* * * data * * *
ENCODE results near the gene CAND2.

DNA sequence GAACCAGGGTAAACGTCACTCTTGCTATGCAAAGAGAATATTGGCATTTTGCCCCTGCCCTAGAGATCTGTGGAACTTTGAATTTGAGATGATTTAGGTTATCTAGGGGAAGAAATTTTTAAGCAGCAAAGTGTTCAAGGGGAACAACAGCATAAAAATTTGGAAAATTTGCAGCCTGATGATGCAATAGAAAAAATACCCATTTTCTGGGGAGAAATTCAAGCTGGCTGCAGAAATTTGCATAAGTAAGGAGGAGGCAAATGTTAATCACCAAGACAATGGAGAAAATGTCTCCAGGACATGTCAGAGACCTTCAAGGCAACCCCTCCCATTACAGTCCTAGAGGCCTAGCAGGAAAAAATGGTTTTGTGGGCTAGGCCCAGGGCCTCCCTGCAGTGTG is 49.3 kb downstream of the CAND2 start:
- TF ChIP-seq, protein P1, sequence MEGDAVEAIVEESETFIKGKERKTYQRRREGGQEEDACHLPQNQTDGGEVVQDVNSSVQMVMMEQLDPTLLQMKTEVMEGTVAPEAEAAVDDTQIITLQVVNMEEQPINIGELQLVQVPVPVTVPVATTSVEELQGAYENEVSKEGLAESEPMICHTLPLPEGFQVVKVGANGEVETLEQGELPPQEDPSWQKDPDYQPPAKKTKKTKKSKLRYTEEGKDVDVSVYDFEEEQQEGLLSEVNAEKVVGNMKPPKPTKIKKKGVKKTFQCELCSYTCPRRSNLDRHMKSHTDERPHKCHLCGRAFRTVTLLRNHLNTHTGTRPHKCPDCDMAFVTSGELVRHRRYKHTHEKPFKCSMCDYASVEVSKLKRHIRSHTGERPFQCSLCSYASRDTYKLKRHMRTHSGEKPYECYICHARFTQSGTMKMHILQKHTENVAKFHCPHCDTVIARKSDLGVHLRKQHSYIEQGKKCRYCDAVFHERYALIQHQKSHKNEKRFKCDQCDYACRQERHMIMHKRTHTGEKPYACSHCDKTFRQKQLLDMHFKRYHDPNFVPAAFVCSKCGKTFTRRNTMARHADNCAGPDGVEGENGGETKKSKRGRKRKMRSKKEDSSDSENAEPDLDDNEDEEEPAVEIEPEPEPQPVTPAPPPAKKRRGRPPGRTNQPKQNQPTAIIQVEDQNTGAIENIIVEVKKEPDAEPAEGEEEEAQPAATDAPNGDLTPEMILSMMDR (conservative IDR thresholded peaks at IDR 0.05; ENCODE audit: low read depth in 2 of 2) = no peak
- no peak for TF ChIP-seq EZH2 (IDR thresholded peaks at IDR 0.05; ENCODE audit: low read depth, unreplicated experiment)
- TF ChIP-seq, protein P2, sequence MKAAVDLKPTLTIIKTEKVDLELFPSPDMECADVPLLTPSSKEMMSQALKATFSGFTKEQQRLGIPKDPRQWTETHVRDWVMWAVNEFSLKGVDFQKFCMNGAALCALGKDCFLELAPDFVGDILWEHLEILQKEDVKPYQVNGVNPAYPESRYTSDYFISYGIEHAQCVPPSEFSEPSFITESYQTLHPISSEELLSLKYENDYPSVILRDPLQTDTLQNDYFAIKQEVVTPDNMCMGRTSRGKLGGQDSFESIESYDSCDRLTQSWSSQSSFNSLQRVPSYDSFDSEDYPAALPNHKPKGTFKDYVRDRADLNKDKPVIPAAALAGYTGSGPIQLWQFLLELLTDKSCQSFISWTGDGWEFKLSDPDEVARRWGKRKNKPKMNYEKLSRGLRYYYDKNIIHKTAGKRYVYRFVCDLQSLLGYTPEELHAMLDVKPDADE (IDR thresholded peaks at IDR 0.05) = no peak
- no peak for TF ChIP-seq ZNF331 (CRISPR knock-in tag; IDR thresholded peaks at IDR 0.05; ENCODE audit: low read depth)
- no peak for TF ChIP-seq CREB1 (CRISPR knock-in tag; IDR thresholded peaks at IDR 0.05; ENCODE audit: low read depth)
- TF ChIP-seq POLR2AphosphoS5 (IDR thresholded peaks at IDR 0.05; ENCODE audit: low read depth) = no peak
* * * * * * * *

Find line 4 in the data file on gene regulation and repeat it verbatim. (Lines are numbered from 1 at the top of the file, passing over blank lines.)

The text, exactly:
- no peak for TF ChIP-seq EZH2 (IDR thresholded peaks at IDR 0.05; ENCODE audit: low read depth, unreplicated experiment)